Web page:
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December 2008 | ifr special report | 1 PFANDBRIEFE ROUNDTABLE


Editor: Matthew Davies Special reports editor: Solomon Teague Chair: Rachelle Horn


Participants: Horst Bertram (BayernLB) Steffen Dahmer (JP Morgan) Fritz Engelhard (Barclays Capital) Louis Hagen (The Association of German Pfandbrief Banks) Joerg Huber (LBBW) Olaf Pimper (Dresdner Bank Treasury Department) Laurent Viteau (EuroMTS) Bernd Volk (Deutsche Bank)


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FOREWORD S


afety, transparency and liquidity – these are the three pillars of the covered bond industry. Like a financial Parthenon, the Pfandbrief market enjoys the grandest and oldest pillars of all, and provides the benchmark by which all other covered bond markets are measured. Befitting its status as the world’s number one covered bond market, the Pfandbrief sector held up better than most markets, but everything has a breaking point. The first pillar, safety, was no problem: the Pfandbrief market has an illustrious tradition of 200 years or more without default. There has been no suggestion that this record was ever in jeopardy. The second pillar, transparency, has been a hot topic in the covered bond markets this year. All crises lead to investor calls for increased transparency, and this one has been no different. Investors believe that greater insight into the composition of the collateral pools of covered bonds will enable them to make more informed investment decisions; and greater transparency in the secondary market will help protect that vulnerable third pillar – liquidity.


One of the greatest manifestations of the credit crisis has been the evaporation of liquidity – in all asset classes – and it was this problem that made the Pfandbrief structure so precarious, even if only temporarily. Where liquidity has been available, it has invariably been concentrated at the short end, presenting its own set of challenges to a diverse investor community, where many have long-dated liabilities. But perhaps the biggest challenge to Pfandbriefe has been the solution to the problems being felt elsewhere in Germany’s financial markets – government-guaranteed bonds. The emergence of this super-safe debt security has caused something of an identity crisis for the asset that already saw itself as the ultimate risk-free asset. It has begged the question: if pension funds, central banks and insurance companies can buy government-guaranteed paper, why would they buy Pfandbriefe? That quickly leads to the next question: how long are these government guarantees going to be around? No market ever stands still, and the events of the last year will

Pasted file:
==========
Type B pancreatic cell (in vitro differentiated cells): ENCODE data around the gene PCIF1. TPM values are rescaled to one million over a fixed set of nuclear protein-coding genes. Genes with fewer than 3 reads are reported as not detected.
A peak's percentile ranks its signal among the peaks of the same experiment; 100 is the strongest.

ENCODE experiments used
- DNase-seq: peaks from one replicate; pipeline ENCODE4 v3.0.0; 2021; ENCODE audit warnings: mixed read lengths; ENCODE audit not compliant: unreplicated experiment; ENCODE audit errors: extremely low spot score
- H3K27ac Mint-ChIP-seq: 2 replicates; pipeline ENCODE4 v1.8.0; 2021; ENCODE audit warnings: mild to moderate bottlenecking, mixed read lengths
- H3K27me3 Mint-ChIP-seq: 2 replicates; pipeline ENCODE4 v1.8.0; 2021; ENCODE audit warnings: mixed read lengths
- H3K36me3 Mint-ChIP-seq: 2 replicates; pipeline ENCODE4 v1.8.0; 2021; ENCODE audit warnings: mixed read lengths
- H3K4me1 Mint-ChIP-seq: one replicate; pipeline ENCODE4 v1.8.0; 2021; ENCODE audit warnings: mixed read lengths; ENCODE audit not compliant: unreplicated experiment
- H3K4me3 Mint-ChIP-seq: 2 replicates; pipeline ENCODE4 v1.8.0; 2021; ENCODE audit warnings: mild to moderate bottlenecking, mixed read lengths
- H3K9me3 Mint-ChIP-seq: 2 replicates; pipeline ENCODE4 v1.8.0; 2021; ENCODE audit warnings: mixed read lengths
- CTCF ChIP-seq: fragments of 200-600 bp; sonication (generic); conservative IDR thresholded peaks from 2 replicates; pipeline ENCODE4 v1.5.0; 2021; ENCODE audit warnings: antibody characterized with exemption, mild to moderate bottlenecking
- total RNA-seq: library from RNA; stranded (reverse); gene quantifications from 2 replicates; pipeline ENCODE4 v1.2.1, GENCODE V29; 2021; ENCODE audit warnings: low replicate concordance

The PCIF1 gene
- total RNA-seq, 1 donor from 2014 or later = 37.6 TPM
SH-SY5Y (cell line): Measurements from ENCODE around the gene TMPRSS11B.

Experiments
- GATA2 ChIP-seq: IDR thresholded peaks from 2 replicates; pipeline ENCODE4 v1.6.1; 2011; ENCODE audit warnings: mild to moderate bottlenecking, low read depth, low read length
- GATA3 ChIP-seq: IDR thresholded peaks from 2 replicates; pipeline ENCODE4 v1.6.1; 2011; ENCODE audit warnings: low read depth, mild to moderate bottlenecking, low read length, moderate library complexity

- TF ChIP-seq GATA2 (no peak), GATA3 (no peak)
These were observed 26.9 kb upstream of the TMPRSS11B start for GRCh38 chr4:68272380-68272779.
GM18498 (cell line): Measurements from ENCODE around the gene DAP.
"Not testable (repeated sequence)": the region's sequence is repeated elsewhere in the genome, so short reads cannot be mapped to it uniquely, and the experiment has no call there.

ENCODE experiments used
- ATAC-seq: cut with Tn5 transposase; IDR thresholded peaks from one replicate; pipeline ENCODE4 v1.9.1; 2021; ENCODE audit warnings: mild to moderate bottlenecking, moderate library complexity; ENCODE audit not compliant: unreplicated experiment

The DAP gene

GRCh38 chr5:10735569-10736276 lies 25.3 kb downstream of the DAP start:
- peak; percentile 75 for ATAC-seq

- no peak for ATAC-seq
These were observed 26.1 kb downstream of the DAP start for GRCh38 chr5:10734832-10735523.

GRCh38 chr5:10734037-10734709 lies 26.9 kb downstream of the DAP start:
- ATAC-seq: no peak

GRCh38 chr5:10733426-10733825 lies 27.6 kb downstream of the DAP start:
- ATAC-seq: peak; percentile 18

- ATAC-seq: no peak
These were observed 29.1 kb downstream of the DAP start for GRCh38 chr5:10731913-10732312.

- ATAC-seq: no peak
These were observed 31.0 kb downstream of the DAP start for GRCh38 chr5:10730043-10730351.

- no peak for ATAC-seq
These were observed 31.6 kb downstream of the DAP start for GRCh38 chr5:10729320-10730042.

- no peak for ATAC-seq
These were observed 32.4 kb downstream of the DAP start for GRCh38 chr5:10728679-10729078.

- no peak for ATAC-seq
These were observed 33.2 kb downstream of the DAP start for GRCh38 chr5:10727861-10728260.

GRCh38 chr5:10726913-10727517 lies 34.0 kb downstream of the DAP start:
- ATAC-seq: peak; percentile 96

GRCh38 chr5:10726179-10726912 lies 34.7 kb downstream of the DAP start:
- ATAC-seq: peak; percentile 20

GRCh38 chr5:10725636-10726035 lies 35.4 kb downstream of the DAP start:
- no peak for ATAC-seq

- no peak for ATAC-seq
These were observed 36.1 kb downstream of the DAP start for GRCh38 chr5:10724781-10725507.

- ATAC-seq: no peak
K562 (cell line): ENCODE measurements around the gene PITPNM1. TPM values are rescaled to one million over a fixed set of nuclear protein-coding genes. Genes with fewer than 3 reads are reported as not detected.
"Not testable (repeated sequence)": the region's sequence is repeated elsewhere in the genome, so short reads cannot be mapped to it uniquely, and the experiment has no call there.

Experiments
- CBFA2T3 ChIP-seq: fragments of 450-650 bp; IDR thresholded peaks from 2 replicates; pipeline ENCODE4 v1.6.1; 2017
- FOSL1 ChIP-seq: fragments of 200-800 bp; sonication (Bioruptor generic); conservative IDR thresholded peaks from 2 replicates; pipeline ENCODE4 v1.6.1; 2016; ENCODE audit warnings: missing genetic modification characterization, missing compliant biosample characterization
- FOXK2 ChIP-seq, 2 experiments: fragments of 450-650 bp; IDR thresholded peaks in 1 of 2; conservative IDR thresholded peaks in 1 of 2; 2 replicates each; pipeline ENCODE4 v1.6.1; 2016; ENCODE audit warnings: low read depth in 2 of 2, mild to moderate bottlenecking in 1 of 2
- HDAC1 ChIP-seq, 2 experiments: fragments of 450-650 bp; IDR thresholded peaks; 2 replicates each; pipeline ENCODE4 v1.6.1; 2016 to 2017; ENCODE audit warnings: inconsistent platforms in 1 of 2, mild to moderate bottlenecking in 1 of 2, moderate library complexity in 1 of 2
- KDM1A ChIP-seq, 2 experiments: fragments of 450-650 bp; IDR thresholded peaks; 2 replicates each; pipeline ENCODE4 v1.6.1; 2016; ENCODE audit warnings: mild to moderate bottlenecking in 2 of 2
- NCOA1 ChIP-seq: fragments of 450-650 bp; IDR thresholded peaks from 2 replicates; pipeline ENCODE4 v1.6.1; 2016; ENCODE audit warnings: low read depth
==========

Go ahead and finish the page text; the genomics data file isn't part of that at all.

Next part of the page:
invariably change the Pfandbrief market forever. On one level it needs to find a way to co-exist with government-guaranteed bonds, to boost liquidity and reinvigorate this proud old market. Yet there are other changes too: the investor base has started to evolve, and while issuers and analysts remain confident that its traditional investors will remain, the Pfandbrief market has started to attract a new breed of investor, such as hedge funds. Some changes have nothing to do with the crisis, but reflect the spirit of innovation that has characterised recent years in the financial markets. Pfandbriefe comprised of ships or aircraft instead of real estate have started to emerge – an issue that has proved quite divisive in what is a conservative industry. And, of course, Pfandbriefe have had to contend with the prolifera- tion of covered bond markets around the world. While each new market flatters the original on which they are all ultimately based, each provides some level of competition – be it physical, in terms of luring investors away, or reputational, in terms of jeopardising the Triple A reputation the industry has amassed over the years. The challenges are manifold. But the Pfandbrief market has overcome many such challenges before, and will live to do so again.


Front cover photo credit: Berlin skyline by night/Reuters/Fabrizio Bensch


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